Day of Return of Primorska to the Motherland, evoking the implementation of the Paris Peace Treaty, has been celebrated since 2005, being introduced under the Janez Janša government, although not as a work-free day.
STA, 9 September 2021 - Another seven stumbling stones or Stolpersteine were laid in Ljubljana on Thursday to honour the memory of the city's Jewish citizens who were torn from their homes during WWII and taken to concentration camps in Europe. After that, an exhibition on the story of a Ljubljana Jewish family was opened.
The latest Stolpersteine commemorative plaques bring the total of stumbling stones in Ljubljana to 68, and they are located at 24 different locations.
Ljubljana Jewish Cultural Centre data shows the Slovenian capital has the largest number of such stones in Europe relative to the percentage of Jews that lived there and died as Holocaust victims.
The project is part of a wider initiative first launched by German artist Gunter Demnig in 1992 that aims to commemorate persons at their last known place of residence before they fell victim to Nazi terror.
The brass stones feature inscriptions displaying the victim's name, date of birth and fate. There are now more than 75,000 of them installed in more than 1,200 cities across Europe and Russia, making this the world's largest decentralised memorial.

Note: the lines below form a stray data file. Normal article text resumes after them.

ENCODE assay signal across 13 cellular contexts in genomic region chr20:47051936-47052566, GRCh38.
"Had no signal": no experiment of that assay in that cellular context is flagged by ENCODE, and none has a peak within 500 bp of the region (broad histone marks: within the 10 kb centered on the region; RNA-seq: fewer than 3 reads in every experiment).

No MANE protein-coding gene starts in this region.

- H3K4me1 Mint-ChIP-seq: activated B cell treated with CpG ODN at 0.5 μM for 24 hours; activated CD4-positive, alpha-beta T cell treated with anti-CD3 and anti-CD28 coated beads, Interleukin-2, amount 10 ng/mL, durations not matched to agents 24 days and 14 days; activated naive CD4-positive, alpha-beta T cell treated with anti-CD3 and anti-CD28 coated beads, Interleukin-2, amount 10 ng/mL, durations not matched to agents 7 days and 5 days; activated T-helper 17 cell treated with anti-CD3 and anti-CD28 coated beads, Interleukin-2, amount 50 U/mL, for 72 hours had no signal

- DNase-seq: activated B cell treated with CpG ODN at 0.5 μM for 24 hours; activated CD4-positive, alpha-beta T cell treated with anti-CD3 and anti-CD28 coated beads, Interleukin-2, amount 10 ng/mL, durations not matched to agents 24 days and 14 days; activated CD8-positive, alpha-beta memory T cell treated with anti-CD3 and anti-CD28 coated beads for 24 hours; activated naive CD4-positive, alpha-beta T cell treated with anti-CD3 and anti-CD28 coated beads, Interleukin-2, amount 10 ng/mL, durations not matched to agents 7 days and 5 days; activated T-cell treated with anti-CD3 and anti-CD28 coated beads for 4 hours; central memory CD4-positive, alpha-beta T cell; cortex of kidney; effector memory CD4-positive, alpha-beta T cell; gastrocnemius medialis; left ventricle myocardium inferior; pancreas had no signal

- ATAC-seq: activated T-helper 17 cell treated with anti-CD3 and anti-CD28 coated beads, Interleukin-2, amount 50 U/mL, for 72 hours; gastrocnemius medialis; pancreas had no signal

In Slovenia, such memorial blocks have been laid in Ljubljana, Maribor and the north-east of the country, Lendava and Murska Sobota, where most of Slovenian Jews lived before WWII.
Today's stone-laying ceremonies were organised by the Ljubljana Jewish Cultural Centre, the Maribor Synagogue, and the Ljubljana municipality.
The first two out of the seven stumbling stones were laid at Križevniška 5 to commemorate Theodor Kron and Angelo Hajmann. Memorial blocks were also installed to honour the memory of Ivan Roth (Vegova 8) and Artur Silberstein, Pavla Silberstein, Stevan Savić and Đuro Savić (Korytkova 22).
Stolpersteine are "an artwork, individual and collective memory, which aims to rouse our lulled souls", the head of the Jewish Cultural Centre, Robert Waltl, said on the occasion.
The centre also prepared the exhibition titled Holocaust in Ljubljana - the Silberstein-Savić Family at the Mini Theatre venue, which was opened by Estera Savić Bizjak, a descendant of the family.
The stone-laying ceremony was meanwhile also attended by President Borut Pahor, an honorary sponsor of this project in Slovenia.
Pahor laid the first stumbling stone on 6 August 2018 together with the author of the project, German artist Demnig at Cankarjevo Nabrežje in Ljubljana, his office said in a release.
STA, 25 August 2021 - Efforts to rejuvenate the lynx population in the north-western Gorenjska region have proved successful as the first kittens have been born after five lynx were released into the wild there under the Life Lynx project. This comes after a successful rejuvenation of the lynx population in the south of the country.